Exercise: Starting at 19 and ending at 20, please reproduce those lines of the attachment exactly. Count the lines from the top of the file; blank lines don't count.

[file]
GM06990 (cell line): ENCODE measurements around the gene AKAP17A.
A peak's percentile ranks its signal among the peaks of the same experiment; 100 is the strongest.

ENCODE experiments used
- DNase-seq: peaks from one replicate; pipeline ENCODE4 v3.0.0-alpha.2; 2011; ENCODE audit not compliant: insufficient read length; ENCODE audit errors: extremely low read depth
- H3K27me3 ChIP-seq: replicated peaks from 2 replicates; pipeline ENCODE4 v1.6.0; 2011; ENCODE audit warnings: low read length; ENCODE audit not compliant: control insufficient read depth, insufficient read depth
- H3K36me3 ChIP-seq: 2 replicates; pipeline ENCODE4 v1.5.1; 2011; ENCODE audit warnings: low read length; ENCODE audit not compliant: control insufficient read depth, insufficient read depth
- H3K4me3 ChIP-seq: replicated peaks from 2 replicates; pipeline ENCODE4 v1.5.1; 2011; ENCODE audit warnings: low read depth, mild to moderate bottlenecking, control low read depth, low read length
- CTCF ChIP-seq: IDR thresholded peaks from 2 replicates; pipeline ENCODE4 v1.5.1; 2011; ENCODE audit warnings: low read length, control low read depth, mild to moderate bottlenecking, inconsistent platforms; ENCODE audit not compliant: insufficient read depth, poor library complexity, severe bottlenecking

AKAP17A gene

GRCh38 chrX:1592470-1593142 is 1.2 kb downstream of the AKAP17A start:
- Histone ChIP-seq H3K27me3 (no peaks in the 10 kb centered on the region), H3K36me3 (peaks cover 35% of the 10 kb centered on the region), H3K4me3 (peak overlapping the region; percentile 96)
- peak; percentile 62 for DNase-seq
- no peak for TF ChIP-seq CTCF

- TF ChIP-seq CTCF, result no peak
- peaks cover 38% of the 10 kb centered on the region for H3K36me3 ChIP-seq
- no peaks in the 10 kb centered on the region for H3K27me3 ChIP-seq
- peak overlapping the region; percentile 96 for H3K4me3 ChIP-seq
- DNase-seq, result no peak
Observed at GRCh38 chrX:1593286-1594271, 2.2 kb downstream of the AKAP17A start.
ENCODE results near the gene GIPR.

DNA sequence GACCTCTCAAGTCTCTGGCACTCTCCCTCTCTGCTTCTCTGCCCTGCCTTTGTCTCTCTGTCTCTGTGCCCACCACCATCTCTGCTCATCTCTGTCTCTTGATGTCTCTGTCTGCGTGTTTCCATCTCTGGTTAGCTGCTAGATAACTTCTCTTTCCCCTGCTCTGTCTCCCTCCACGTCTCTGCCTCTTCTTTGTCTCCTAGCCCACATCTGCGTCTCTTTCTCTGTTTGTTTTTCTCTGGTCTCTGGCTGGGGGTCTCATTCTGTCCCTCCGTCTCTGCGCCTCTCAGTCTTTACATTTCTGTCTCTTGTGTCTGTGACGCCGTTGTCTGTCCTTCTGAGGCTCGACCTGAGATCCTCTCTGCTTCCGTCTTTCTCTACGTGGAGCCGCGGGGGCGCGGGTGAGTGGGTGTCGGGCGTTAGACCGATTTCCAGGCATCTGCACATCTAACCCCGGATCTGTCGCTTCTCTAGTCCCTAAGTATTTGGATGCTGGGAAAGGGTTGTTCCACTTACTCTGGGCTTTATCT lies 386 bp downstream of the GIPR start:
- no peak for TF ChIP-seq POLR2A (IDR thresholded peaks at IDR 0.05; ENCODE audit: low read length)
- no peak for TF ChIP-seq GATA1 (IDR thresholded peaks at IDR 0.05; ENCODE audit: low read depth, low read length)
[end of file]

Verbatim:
Observed at GRCh38 chrX:1593286-1594271, 2.2 kb downstream of the AKAP17A start.
ENCODE results near the gene GIPR.